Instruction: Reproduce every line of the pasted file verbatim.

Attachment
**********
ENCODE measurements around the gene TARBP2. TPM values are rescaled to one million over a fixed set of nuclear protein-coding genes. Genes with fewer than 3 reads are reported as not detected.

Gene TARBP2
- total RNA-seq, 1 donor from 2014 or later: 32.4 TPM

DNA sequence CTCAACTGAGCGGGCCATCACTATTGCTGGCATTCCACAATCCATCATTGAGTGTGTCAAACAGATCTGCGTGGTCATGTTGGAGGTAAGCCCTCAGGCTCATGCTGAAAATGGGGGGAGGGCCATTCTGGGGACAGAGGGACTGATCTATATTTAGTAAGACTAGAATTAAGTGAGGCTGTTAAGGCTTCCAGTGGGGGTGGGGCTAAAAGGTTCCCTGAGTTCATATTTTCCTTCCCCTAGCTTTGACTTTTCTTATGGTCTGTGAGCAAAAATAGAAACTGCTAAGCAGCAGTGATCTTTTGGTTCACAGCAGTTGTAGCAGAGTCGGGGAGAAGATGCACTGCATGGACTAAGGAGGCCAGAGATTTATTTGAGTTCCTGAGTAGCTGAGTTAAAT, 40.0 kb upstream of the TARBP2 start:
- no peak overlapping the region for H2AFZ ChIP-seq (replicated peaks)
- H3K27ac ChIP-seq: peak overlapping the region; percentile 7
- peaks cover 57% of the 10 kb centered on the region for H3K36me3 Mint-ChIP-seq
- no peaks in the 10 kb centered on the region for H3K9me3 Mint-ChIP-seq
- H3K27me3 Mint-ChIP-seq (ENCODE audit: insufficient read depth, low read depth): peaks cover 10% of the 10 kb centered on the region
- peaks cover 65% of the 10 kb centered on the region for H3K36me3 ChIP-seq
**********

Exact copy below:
ENCODE measurements around the gene TARBP2. TPM values are rescaled to one million over a fixed set of nuclear protein-coding genes. Genes with fewer than 3 reads are reported as not detected.

Gene TARBP2
- total RNA-seq, 1 donor from 2014 or later: 32.4 TPM

DNA sequence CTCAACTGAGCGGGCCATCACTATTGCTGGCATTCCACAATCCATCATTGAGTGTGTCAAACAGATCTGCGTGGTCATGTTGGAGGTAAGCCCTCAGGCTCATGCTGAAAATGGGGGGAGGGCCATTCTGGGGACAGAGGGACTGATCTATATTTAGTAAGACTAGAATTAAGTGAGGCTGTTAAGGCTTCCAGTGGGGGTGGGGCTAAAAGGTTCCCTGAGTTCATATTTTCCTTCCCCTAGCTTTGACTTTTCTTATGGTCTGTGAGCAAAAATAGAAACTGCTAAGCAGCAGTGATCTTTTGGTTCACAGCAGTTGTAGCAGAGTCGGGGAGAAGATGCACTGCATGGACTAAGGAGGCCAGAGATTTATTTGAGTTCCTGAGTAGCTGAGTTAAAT, 40.0 kb upstream of the TARBP2 start:
- no peak overlapping the region for H2AFZ ChIP-seq (replicated peaks)
- H3K27ac ChIP-seq: peak overlapping the region; percentile 7
- peaks cover 57% of the 10 kb centered on the region for H3K36me3 Mint-ChIP-seq
- no peaks in the 10 kb centered on the region for H3K9me3 Mint-ChIP-seq
- H3K27me3 Mint-ChIP-seq (ENCODE audit: insufficient read depth, low read depth): peaks cover 10% of the 10 kb centered on the region
- peaks cover 65% of the 10 kb centered on the region for H3K36me3 ChIP-seq